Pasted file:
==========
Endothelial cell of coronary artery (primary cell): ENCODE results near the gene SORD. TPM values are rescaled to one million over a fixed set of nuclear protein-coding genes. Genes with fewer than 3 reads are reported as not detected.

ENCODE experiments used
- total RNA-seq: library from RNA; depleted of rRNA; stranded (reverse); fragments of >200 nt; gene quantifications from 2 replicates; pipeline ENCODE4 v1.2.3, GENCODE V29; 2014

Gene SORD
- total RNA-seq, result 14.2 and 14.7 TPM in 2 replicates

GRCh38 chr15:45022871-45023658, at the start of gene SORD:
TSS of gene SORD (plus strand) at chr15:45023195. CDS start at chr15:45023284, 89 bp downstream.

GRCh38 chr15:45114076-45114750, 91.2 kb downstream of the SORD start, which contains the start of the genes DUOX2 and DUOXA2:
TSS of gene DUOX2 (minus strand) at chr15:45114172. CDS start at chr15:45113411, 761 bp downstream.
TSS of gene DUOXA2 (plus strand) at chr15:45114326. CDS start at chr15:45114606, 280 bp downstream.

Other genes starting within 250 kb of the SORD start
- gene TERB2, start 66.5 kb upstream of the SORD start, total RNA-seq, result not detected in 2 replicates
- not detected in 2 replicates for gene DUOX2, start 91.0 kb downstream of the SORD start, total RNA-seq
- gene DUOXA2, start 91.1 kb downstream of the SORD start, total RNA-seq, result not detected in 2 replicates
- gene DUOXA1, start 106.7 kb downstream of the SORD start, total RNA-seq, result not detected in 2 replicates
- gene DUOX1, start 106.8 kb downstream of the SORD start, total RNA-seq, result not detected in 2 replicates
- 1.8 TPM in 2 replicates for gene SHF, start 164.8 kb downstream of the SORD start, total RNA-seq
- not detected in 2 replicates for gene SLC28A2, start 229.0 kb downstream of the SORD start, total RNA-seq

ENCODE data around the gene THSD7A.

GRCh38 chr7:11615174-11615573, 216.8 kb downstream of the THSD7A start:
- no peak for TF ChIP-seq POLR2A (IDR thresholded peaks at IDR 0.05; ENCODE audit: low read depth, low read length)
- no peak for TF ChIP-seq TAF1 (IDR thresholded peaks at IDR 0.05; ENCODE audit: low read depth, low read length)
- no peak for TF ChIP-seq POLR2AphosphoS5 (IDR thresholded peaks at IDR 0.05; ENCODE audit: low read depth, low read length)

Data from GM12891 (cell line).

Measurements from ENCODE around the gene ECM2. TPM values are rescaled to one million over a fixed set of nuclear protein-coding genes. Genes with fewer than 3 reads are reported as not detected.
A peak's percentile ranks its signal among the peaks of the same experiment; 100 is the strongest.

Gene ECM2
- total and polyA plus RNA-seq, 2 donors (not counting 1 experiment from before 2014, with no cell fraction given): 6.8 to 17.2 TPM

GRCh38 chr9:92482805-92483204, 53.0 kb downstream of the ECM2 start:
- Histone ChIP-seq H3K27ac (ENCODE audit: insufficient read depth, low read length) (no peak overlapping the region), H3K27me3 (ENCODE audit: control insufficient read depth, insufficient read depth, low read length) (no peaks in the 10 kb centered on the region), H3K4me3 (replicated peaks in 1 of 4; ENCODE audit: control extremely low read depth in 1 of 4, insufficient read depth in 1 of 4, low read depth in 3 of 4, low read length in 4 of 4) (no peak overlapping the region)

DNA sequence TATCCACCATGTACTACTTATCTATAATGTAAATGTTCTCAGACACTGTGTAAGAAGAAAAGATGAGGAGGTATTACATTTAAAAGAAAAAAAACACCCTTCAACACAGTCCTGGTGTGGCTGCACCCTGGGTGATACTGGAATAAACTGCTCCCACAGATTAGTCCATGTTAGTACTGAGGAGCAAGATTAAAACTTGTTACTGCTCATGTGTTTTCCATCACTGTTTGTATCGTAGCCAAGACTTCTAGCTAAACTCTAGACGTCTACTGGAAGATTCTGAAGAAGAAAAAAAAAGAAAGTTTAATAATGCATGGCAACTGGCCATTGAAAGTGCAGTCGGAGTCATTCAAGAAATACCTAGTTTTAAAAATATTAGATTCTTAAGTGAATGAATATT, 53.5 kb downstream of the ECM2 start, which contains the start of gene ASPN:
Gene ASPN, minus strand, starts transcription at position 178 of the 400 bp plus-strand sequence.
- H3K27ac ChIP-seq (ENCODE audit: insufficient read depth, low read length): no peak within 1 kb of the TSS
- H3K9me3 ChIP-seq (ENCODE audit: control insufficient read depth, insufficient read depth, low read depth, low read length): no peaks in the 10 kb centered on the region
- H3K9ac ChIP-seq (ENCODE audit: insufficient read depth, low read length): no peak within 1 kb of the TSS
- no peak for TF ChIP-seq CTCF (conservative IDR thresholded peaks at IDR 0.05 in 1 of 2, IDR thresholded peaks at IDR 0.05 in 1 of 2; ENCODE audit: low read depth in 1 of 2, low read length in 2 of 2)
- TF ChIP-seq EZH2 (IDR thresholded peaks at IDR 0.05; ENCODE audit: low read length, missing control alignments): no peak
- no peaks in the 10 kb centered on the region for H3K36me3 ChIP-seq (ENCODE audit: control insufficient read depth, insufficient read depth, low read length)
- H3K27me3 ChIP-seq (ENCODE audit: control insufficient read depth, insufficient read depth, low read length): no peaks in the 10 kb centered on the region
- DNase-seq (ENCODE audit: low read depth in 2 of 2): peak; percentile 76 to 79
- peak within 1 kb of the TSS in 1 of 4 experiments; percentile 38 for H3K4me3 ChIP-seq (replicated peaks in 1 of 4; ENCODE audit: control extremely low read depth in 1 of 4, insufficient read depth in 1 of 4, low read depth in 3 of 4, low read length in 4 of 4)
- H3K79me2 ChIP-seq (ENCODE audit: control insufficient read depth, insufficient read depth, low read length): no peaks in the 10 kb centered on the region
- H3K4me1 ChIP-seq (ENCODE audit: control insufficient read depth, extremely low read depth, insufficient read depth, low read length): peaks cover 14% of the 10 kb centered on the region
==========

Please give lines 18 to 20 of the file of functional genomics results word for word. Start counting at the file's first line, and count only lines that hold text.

- not detected in 2 replicates for gene SLC28A2, start 229.0 kb downstream of the SORD start, total RNA-seq

ENCODE data around the gene THSD7A.

GRCh38 chr7:11615174-11615573, 216.8 kb downstream of the THSD7A start: